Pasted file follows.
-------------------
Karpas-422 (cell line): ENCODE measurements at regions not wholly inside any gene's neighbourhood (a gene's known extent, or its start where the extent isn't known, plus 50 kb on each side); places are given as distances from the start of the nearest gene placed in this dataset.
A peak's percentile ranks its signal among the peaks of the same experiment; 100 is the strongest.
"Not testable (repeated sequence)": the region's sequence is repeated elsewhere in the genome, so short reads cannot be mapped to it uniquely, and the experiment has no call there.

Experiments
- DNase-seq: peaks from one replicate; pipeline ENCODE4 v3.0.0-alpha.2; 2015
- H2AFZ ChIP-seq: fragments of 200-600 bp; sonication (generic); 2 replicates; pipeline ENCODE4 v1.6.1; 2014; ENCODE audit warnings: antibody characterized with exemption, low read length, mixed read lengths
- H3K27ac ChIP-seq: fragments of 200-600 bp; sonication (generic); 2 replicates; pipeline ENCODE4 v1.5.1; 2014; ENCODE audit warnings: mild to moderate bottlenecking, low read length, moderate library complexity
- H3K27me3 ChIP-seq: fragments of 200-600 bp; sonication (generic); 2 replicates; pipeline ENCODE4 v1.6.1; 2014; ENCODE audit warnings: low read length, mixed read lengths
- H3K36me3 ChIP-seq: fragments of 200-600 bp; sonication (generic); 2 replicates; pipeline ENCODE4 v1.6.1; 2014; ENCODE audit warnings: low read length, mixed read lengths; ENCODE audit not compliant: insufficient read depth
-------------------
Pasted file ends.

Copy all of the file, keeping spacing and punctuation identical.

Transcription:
Karpas-422 (cell line): ENCODE measurements at regions not wholly inside any gene's neighbourhood (a gene's known extent, or its start where the extent isn't known, plus 50 kb on each side); places are given as distances from the start of the nearest gene placed in this dataset.
A peak's percentile ranks its signal among the peaks of the same experiment; 100 is the strongest.
"Not testable (repeated sequence)": the region's sequence is repeated elsewhere in the genome, so short reads cannot be mapped to it uniquely, and the experiment has no call there.

Experiments
- DNase-seq: peaks from one replicate; pipeline ENCODE4 v3.0.0-alpha.2; 2015
- H2AFZ ChIP-seq: fragments of 200-600 bp; sonication (generic); 2 replicates; pipeline ENCODE4 v1.6.1; 2014; ENCODE audit warnings: antibody characterized with exemption, low read length, mixed read lengths
- H3K27ac ChIP-seq: fragments of 200-600 bp; sonication (generic); 2 replicates; pipeline ENCODE4 v1.5.1; 2014; ENCODE audit warnings: mild to moderate bottlenecking, low read length, moderate library complexity
- H3K27me3 ChIP-seq: fragments of 200-600 bp; sonication (generic); 2 replicates; pipeline ENCODE4 v1.6.1; 2014; ENCODE audit warnings: low read length, mixed read lengths
- H3K36me3 ChIP-seq: fragments of 200-600 bp; sonication (generic); 2 replicates; pipeline ENCODE4 v1.6.1; 2014; ENCODE audit warnings: low read length, mixed read lengths; ENCODE audit not compliant: insufficient read depth